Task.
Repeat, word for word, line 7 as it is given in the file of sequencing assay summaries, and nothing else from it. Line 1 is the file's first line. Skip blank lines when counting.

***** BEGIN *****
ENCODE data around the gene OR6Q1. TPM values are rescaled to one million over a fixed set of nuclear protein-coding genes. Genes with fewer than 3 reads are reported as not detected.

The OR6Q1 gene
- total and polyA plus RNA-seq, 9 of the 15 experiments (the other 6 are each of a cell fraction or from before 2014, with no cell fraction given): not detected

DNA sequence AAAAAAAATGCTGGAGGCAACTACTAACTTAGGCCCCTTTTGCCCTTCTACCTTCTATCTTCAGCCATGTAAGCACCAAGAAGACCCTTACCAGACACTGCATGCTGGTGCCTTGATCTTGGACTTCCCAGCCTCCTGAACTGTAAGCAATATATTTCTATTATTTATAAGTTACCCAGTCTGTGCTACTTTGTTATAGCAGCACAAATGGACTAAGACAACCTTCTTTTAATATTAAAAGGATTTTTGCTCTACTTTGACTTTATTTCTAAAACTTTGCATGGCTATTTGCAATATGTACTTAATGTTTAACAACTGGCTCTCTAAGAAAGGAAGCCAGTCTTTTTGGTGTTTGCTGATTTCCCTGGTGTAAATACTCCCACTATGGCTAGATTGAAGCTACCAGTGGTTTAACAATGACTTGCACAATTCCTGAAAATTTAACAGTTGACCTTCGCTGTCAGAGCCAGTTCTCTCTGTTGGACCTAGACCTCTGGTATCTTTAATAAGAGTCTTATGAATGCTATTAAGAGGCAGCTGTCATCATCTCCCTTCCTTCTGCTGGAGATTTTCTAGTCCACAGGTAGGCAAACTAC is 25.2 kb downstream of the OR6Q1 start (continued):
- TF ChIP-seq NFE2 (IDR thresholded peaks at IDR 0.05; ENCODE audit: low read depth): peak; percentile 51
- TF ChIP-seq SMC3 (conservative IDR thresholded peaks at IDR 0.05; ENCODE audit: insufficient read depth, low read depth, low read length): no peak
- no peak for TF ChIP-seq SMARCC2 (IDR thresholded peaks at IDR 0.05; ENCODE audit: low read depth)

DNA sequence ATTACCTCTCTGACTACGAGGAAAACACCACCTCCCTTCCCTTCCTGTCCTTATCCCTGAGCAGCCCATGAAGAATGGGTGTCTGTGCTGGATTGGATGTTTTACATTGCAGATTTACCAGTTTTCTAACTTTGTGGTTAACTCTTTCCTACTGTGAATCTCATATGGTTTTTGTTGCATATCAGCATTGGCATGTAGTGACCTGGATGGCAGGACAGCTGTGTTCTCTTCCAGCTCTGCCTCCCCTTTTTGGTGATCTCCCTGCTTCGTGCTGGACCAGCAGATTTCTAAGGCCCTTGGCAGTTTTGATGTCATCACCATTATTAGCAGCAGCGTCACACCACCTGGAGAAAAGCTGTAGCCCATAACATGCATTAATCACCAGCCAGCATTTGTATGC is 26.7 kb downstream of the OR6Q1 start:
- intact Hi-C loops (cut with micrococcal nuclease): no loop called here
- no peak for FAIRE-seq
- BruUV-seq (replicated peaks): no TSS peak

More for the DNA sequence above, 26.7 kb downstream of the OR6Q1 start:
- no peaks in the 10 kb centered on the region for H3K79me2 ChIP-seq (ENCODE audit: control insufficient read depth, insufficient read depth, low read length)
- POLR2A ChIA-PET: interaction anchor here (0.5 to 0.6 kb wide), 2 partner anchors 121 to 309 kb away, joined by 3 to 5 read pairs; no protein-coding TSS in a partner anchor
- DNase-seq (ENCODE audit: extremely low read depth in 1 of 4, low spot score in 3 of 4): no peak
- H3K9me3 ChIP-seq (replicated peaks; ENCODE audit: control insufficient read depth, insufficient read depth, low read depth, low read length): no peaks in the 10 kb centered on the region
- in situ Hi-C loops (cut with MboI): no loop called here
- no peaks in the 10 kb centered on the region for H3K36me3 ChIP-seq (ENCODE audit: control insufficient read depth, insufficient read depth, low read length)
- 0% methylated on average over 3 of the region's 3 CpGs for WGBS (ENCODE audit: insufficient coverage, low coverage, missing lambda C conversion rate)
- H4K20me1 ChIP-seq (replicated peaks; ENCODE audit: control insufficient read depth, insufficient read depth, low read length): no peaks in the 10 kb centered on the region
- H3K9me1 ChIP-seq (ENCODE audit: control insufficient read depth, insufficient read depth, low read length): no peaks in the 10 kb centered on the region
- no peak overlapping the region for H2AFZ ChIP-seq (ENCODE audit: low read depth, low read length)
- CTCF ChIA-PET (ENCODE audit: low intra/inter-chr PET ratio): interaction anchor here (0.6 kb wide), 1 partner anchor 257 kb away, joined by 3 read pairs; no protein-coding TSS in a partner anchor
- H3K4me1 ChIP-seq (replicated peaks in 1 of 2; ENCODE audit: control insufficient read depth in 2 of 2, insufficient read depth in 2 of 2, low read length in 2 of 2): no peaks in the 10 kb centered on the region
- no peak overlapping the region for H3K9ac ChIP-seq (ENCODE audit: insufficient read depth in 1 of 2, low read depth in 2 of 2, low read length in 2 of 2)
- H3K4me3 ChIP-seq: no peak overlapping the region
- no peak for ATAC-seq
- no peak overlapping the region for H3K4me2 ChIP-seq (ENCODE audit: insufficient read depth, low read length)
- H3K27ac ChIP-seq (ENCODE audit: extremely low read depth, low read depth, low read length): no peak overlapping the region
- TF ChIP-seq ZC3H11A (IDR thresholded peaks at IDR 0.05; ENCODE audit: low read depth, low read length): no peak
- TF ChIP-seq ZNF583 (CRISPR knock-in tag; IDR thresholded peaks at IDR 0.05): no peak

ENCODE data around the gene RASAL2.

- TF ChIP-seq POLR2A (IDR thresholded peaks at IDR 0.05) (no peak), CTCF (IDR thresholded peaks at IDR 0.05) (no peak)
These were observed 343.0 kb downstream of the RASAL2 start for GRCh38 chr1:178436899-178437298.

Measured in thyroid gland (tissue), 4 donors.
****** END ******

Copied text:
- no peak for TF ChIP-seq SMARCC2 (IDR thresholded peaks at IDR 0.05; ENCODE audit: low read depth)